Volunteers Supporting Powers For The People

Campaign volunteers getting ready to drop literature in Columbia Falls

Campaign volunteers are working hard to help Representative Debo Powers keep her seat in the Montana Legislature.  Dropping literature on doors is one safe way to contact voters during the pandemic.  Another way is to make voter calls.

Rep Powers Gives Award for Service

Rep Powers giving award to Frank Vitale

At the annual meeting of the North Fork Preservation Association, Representative Debo Powers gave an award to Frank Vitale recognizing his 38 years of service on the Board of Directors.  At this same meeting, Rep Powers stepped down as president of the organization and passed the leadership role on to Flannery Coats.

Safe Campaigning During the Pandemic

Rep Powers leaving campaign literature on a door in Columbia Falls

One way to campaign during a pandemic is to drop campaign literature on voter’s doors.  Instead of knocking on doors, campaign volunteers have been leaving literature.  At times, volunteers have been able to have socially-distanced conversations with voters who are enjoying the summer weather in their yards.  Some people have called the number on the flier to ask questions and have had good conversations with Representative Powers.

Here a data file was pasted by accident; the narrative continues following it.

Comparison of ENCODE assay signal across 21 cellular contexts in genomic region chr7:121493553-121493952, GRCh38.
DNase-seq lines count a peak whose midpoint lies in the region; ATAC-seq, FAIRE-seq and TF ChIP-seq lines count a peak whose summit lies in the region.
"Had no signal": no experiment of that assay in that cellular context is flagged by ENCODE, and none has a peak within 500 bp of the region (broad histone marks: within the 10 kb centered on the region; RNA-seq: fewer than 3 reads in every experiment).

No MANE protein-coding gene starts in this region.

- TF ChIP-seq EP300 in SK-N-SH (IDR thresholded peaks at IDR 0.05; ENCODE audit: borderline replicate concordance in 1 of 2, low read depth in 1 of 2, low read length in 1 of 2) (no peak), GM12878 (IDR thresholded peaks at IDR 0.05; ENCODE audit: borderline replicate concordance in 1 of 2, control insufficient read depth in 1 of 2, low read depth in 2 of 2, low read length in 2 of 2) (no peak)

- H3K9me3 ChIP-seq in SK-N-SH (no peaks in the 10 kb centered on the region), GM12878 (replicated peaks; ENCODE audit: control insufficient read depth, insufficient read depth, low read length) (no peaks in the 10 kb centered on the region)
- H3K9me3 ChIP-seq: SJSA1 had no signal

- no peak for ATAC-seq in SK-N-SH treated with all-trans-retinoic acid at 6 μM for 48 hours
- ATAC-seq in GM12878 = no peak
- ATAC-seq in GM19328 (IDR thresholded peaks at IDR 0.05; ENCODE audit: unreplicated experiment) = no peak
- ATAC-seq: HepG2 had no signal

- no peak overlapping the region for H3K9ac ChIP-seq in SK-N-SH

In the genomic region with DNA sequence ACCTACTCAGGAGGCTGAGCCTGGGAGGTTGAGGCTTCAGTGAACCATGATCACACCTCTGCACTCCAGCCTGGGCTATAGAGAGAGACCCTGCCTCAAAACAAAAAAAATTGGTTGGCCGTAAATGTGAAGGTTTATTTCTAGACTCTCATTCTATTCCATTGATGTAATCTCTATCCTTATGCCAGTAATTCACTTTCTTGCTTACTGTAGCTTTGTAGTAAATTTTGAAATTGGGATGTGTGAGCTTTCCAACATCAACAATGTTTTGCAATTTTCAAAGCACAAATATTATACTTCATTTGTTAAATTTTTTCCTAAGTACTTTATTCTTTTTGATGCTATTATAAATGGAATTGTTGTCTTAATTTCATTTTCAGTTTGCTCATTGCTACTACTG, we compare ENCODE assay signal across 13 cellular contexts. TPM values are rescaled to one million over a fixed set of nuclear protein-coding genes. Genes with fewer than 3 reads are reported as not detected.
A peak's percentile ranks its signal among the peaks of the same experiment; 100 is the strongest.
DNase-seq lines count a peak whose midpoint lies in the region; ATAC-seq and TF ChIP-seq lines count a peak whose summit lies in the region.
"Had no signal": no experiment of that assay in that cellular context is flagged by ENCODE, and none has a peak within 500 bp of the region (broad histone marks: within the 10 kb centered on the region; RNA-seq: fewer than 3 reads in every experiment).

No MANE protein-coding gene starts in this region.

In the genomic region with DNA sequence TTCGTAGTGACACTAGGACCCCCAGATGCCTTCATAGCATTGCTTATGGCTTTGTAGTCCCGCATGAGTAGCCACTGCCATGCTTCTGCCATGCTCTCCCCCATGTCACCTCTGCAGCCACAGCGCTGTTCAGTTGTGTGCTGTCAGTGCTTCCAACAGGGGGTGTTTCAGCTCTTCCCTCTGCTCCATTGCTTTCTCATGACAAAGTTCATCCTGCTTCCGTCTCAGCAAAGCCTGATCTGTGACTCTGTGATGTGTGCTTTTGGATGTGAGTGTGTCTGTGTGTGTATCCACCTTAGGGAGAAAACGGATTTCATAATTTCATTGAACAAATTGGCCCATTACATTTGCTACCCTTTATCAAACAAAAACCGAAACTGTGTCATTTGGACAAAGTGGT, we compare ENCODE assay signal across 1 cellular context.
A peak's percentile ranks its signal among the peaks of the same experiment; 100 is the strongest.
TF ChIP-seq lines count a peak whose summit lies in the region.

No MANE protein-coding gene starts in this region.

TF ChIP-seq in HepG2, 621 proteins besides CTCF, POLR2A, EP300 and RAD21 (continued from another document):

Rep Powers as Fire Lookout

Rep Powers working at Cyclone Lookout

There are many ways to serve one’s community.  Representative Debo Powers volunteers as a fire lookout every summer at Cyclone Lookout near Polebridge.

Literature Drops in House District 3

Powers For The People campaign workers have been leaving campaign literature on doors in Montana House District 3.  Campaigning safely during the pandemic is difficult, but literature can be left (without knocking on the door) while maintaining social distance.

Powers Speaks at North Fork Interlocal

Rep Powers speaking at Interlocal

Representative Powers spoke at the North Fork Interlocal meeting in Sondreson Community Hall north of Polebridge.  The Interlocal is held twice a year as a way to facilitate communication between North Fork landowners and the various agencies who manage public land in the North Fork.  96% of the land in the North Fork is public land which is why it remains remote and fairly undeveloped.  The meeting, which usually packs the Hall to overflowing, was purposefully kept to under 50 people this year.  Almost everyone at the meeting wore masks in order to protect each other during the COVID pandemic.